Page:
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idea toothpaste is killing me
August 16, 2011 5:30 AM   Subscribe

What are your tricks for getting your ideas out of your head and down onto paper or the screen?

Whether drafting reports, sketchs, diagrams, the hardest part of any project for me seems to be the transition between ideas in head to ideas on paper/screen.

I have a tendency to get wrapped around the axle of details, struggle with perfectionism, and it seems to take more effort (and time) than it should to get ideas out of my head and onto the screen (or paper).

I'm familiar with the concept of the just-start-typing first draft, which works really well -- as long as I can get the internal editor and voice to shut up. I've used voice recognition software - sometimes speaking is somehow easier than typing. Once I have something to work with, I'm fine, it's just that first step. But it's a big first step, and I need to work this out to be faster and avoid procrastinating because I'm stuck. So help me, hive-mind!

The ideas are in there - it just seems like I have difficulty making that jump from ideas swimming in my head to putting them down.
posted by canine epigram to Work & Money (9 answers total) 26 users marked this as a favorite
 
Have you tried Mind Maps? Some people swear by them.
posted by backwards guitar at 5:48 AM on August 16, 2011


Tight deadlines. I will have a draft to you by close of business today or there is no project.
posted by hawthorne at 6:05 AM on August 16, 2011 [2 favorites]


http://compendium.open.ac.uk/institute/

http://www.eastgate.com/Tinderbox/

http://vue.tufts.edu/

Enjoy.
posted by tel3path at 6:13 AM on August 16, 2011 [9 favorites]


backward guitar: Yep, love 'em.

hawthorne: Ha! I'm trying to avoid relying on those.

tel3path: Ooh. Goodies.
posted by canine epigram at 6:35 AM on August 16, 2011


Turn off the internet. Then do an essay plan in five minutes, just like at school. An introduction framing the question, a list of ideas expressed in a few words for each point you want to make, then a conclusion. Put them in a logical order then lock the door, take the phone off the hook and do a first draft. Don't worry about the content or wording being perfect, just bash away at it till you finish it. This will give you a first draft with a strong structure and so the hardest part is done. You can now edit away, adding bits, taking bits away and even rearranging stuff as appropriate. It's must less intimidating to edit a lot than face a blank page. Editing will transform your report but as it's all baby steps it's easy to do. A final polish for language the day before your deadline and it's done. No fancy software is going to do your work for you though, but you feel a lot better when you take the plunge and get it done.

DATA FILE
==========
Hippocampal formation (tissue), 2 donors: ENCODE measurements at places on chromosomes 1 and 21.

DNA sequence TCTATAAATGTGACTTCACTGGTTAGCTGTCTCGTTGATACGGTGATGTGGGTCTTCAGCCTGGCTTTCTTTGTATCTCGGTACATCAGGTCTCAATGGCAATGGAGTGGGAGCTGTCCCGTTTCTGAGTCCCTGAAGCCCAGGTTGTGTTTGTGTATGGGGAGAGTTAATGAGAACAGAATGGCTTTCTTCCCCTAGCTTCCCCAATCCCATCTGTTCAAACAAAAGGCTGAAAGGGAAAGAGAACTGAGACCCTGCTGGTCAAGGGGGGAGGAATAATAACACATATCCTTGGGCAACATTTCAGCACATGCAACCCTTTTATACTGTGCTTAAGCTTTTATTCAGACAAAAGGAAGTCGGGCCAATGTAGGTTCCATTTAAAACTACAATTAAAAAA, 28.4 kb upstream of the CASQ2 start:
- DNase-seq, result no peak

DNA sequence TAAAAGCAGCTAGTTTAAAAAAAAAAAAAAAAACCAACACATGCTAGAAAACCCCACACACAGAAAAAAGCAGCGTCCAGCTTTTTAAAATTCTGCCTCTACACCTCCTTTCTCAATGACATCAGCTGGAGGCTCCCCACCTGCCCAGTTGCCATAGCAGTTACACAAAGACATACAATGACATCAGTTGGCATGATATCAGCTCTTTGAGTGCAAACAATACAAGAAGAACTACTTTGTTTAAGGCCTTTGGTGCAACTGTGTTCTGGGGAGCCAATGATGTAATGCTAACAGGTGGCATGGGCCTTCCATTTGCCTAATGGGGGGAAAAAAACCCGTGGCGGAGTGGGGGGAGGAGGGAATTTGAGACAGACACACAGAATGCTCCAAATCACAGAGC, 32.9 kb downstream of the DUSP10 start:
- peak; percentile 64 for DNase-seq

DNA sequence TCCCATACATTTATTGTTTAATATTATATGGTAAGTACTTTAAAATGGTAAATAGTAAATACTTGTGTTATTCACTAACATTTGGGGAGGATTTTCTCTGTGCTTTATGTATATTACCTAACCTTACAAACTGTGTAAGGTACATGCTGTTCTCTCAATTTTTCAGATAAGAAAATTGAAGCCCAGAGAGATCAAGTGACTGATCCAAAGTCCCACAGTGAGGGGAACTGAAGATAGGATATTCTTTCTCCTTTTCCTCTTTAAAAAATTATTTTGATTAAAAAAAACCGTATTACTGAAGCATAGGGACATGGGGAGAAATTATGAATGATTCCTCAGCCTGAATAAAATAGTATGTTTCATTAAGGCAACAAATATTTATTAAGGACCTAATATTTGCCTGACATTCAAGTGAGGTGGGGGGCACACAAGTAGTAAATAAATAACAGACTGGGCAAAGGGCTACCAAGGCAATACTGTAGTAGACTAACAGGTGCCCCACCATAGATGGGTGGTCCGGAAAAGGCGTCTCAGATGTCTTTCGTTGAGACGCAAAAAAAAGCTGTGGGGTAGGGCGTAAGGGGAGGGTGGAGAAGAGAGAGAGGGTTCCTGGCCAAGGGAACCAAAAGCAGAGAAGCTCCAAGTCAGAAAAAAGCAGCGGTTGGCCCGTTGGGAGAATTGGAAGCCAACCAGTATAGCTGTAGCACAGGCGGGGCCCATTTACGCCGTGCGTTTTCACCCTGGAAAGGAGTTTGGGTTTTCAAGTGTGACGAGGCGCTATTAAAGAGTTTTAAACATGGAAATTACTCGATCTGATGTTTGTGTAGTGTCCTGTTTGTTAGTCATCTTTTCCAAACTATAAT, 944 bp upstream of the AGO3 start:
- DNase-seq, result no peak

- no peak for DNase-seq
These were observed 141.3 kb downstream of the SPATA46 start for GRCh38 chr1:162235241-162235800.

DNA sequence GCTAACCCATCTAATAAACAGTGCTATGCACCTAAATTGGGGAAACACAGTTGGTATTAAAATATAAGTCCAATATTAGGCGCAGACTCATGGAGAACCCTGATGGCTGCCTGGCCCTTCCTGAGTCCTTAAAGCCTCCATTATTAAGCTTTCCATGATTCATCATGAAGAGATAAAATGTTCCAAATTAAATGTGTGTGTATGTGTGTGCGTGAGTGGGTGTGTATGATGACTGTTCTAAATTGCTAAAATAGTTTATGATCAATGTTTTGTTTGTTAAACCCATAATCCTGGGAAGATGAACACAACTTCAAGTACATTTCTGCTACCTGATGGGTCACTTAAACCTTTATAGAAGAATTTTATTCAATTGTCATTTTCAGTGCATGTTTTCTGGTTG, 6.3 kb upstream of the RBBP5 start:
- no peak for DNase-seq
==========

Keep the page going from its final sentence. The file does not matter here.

posted by joannemullen at 6:37 AM on August 16, 2011 [1 favorite]


If perfectionism is the problem, you need to work in a material where you cannot have perfection and then try to let go of that expectation anyway. In other words, you need to start your drafts in crayon on a napkin or with a dull pencil on scrap paper or a post it note where you don't have enough room to get everything down. Then you have something on paper and your subsequent versions then help you tweak and revise in helpful ways.